Kent Police report that two convicted drug dealers from Lower Halstow and Tonbridge have been warned they face additional prison sentences unless they pay back more than £170,000 from ill-gotten gains.

A Proceeds of Crime Act investigation established Robert Shearmur and Harry Darke retained assets of £170,000, after both men had been jailed for their roles in supplying wholesale quantities of cocaine and ketamine to other dealers.

They were sentenced in October 2022, having pleaded guilty to being concerned in the supply of drugs and money laundering offences. Shearmur, from Lower Halstow was jailed for 13-and-a-half years and Darke, from Tonbridge received 12 years.

Following these sentences, Kent Police made applications to Maidstone Crown Court for confiscation orders relating to both men. Financial investigators used powers contained within The Proceeds of Crime Act, which enables police to claw back money and assets which offenders have gained from their criminal activities. The legislation can be used again if the offenders comes into further assets.

On 26 April 2024, it was determined that Shearmur, 36, had benefited from his criminal conduct by £1,159,240. His current available assets amounted to £109,645, which included equity in his home and a crypto currency balance. On 15 May, the benefit for Darke, 29, was certified at £1,162,704. His current available assets were given at £59,991 and these were also in the form of property and crypto funds. Both men have been given three months to pay or face an additional prison sentence.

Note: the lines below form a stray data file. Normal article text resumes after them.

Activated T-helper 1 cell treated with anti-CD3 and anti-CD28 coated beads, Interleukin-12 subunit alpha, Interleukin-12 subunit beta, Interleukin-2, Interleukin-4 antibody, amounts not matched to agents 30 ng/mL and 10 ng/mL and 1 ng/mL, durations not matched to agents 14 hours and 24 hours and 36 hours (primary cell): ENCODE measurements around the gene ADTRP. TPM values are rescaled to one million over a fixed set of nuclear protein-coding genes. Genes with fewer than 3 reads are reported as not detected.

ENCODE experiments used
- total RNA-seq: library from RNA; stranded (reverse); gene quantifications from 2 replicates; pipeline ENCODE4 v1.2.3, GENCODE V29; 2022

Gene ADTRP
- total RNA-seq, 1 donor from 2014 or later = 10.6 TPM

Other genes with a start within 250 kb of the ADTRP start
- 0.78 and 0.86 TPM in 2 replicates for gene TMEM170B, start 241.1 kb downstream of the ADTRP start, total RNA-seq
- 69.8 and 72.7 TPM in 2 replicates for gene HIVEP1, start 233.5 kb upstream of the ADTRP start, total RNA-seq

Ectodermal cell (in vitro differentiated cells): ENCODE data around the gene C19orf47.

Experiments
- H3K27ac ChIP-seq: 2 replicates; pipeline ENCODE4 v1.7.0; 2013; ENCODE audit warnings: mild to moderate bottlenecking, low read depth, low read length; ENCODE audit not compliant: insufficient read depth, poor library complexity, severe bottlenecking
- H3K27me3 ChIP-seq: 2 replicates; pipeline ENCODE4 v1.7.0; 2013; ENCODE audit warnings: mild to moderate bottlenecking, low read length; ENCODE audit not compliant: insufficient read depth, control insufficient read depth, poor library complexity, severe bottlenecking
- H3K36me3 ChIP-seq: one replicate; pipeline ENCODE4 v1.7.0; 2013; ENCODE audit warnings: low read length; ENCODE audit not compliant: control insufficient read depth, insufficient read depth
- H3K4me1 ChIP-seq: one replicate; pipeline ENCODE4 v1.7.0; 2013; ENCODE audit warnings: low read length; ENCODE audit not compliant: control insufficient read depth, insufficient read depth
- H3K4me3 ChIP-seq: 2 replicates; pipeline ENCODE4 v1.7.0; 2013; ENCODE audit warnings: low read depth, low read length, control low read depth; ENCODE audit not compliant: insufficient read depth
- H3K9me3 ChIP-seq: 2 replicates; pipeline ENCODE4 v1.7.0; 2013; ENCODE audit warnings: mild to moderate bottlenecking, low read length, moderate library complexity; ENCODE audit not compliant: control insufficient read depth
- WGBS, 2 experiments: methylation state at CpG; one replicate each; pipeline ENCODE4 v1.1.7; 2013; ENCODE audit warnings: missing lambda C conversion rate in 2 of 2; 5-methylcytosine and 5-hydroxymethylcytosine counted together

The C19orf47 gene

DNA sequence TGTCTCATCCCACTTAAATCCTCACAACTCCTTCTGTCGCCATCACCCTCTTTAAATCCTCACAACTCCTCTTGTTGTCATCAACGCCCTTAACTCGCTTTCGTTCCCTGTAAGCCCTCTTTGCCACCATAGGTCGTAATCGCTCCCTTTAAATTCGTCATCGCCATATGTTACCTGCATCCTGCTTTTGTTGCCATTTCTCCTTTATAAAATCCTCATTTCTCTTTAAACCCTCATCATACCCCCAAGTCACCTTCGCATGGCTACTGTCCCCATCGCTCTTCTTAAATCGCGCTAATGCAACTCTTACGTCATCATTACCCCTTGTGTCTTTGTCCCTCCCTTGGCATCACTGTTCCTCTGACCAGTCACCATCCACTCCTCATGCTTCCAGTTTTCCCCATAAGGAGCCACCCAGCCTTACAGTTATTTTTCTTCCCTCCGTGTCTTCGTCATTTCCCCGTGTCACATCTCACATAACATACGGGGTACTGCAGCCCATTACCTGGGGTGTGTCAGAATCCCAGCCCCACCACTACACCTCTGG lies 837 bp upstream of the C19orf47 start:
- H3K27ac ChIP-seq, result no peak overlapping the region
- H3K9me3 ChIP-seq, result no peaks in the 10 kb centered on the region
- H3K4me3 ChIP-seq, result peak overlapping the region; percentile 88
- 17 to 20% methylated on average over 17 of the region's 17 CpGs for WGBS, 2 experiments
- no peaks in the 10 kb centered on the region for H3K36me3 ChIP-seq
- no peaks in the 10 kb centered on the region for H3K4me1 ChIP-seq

Kent Police also reported a further unrelated confiscation order which was heard on 15 May at Canterbury Crown Court, for a 26-year-old man, formerly from Ashford who received a suspended prison sentence in August 2023, for drug supply and money laundering offences. A Proceeds of Crime investigation established he had obtained a benefit of £111,948 and he has three months to pay his current available amount of £29,037 or incur a prison term of eight months.

Detective Inspector Dave Godfrey, of the Kent and Essex Serious Crime Directorate, said:

‘The supply of drugs can have devastating consequences within our communities, and it is therefore pleasing that the courts have been able to seize back significant sums of money accrued by these offenders.

‘The Proceeds of Crime Act continues to be a vital tool in tackling organised crime, as it enables us to prevent criminals from continuing to reap the benefits of their illegal activities even after they have been arrested, charged and jailed. Some of the money recovered at court will now be put back into our communities to help improve the service we give to the people of Kent.’

By Ed

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